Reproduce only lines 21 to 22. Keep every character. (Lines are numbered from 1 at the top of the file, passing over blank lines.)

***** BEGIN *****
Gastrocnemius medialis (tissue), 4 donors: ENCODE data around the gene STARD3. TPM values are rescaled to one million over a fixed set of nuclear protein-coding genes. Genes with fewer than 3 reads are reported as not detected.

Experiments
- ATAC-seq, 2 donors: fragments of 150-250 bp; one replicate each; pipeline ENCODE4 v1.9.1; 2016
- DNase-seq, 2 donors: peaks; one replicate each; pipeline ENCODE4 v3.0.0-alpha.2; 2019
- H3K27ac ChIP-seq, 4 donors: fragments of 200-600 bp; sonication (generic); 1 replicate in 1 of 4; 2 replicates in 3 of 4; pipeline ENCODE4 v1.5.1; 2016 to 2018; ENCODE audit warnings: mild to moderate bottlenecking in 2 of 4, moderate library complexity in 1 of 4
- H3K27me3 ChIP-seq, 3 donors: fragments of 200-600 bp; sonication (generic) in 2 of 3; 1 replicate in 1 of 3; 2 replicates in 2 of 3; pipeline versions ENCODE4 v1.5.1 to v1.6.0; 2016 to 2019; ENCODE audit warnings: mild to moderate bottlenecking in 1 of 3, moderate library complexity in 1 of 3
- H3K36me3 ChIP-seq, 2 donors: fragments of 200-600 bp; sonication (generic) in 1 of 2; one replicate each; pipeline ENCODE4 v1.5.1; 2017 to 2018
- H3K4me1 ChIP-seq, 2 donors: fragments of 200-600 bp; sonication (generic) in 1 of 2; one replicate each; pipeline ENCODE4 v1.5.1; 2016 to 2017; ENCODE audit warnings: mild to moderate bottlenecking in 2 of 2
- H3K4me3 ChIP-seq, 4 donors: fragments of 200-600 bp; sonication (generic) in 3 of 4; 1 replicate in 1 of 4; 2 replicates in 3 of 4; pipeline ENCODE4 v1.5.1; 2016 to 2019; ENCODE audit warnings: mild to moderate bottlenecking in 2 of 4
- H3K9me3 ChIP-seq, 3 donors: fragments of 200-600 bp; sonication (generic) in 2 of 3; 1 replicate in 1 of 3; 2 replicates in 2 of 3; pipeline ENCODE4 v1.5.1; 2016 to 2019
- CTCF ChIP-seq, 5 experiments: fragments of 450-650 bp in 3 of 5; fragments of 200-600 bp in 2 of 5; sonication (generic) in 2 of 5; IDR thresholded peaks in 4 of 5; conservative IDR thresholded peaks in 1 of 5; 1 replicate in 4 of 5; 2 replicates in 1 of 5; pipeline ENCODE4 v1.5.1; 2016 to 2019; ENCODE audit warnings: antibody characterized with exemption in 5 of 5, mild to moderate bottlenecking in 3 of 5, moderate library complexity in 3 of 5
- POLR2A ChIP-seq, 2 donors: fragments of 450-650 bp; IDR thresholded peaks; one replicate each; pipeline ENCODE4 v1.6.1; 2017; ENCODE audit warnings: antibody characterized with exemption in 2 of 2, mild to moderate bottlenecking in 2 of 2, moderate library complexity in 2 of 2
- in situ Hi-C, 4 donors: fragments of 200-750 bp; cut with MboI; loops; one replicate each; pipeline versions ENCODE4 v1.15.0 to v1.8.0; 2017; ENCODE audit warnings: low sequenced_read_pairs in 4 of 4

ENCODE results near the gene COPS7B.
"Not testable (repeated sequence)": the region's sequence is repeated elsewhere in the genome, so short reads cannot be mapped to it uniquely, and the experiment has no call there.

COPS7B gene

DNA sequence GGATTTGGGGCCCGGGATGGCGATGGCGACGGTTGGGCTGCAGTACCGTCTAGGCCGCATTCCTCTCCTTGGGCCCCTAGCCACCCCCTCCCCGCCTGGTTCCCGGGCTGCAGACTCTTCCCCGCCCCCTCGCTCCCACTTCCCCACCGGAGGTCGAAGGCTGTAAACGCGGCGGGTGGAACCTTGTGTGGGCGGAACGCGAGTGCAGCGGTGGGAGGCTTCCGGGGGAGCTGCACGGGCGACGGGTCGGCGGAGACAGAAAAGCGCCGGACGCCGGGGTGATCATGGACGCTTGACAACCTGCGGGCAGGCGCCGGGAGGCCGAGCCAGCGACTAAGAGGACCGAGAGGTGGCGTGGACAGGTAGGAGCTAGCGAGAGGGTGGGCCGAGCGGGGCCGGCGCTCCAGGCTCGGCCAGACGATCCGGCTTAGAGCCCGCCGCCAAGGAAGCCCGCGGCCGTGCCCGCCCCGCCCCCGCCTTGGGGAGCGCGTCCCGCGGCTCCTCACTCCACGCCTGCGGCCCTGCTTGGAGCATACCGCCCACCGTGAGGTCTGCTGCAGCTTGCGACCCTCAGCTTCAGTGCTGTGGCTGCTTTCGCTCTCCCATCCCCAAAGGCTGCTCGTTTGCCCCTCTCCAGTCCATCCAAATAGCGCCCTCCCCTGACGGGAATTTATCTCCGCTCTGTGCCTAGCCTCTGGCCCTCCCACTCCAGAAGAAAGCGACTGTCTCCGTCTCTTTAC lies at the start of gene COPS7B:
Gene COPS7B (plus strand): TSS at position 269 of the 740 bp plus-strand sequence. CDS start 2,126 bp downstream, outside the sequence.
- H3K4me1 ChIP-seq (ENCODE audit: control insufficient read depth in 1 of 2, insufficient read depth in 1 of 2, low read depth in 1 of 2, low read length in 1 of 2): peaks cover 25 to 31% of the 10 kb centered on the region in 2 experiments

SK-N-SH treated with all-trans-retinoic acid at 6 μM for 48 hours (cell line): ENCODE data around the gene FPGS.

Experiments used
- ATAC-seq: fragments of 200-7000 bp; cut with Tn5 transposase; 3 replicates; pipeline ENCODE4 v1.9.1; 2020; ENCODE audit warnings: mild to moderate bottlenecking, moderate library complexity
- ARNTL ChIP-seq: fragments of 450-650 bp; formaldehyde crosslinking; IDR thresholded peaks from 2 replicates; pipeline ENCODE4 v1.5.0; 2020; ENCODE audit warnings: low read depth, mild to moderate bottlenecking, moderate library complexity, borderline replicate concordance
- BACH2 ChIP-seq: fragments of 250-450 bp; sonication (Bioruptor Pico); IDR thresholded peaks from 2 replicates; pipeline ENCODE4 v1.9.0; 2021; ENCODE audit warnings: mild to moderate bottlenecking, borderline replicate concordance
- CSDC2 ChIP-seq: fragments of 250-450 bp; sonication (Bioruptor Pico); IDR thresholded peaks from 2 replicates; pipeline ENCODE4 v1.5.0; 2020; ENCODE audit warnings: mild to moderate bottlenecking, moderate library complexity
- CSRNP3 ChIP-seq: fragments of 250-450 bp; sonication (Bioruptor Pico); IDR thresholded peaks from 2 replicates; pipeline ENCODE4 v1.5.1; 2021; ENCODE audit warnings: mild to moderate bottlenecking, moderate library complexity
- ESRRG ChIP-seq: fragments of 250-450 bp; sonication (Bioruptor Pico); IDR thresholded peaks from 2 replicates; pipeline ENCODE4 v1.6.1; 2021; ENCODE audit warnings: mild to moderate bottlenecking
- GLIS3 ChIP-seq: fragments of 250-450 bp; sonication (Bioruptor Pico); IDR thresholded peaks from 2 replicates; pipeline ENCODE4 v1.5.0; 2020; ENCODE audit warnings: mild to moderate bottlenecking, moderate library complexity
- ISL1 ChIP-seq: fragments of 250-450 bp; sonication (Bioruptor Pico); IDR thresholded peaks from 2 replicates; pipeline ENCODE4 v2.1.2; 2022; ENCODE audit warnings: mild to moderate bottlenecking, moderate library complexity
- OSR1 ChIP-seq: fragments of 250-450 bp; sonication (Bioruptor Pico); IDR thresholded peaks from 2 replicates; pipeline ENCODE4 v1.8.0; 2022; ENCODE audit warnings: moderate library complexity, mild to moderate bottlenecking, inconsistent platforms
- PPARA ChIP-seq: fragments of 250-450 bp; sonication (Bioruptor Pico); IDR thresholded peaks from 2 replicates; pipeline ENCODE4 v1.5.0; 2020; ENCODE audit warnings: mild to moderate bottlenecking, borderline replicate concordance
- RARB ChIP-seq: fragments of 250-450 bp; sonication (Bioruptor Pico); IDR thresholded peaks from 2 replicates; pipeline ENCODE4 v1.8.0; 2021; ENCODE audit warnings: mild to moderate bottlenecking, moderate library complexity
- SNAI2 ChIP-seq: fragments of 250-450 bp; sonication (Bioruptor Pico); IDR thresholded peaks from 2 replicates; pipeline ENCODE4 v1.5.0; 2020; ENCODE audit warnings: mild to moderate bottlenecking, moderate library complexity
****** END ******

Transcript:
Experiments used
- ATAC-seq: fragments of 200-7000 bp; cut with Tn5 transposase; 3 replicates; pipeline ENCODE4 v1.9.1; 2020; ENCODE audit warnings: mild to moderate bottlenecking, moderate library complexity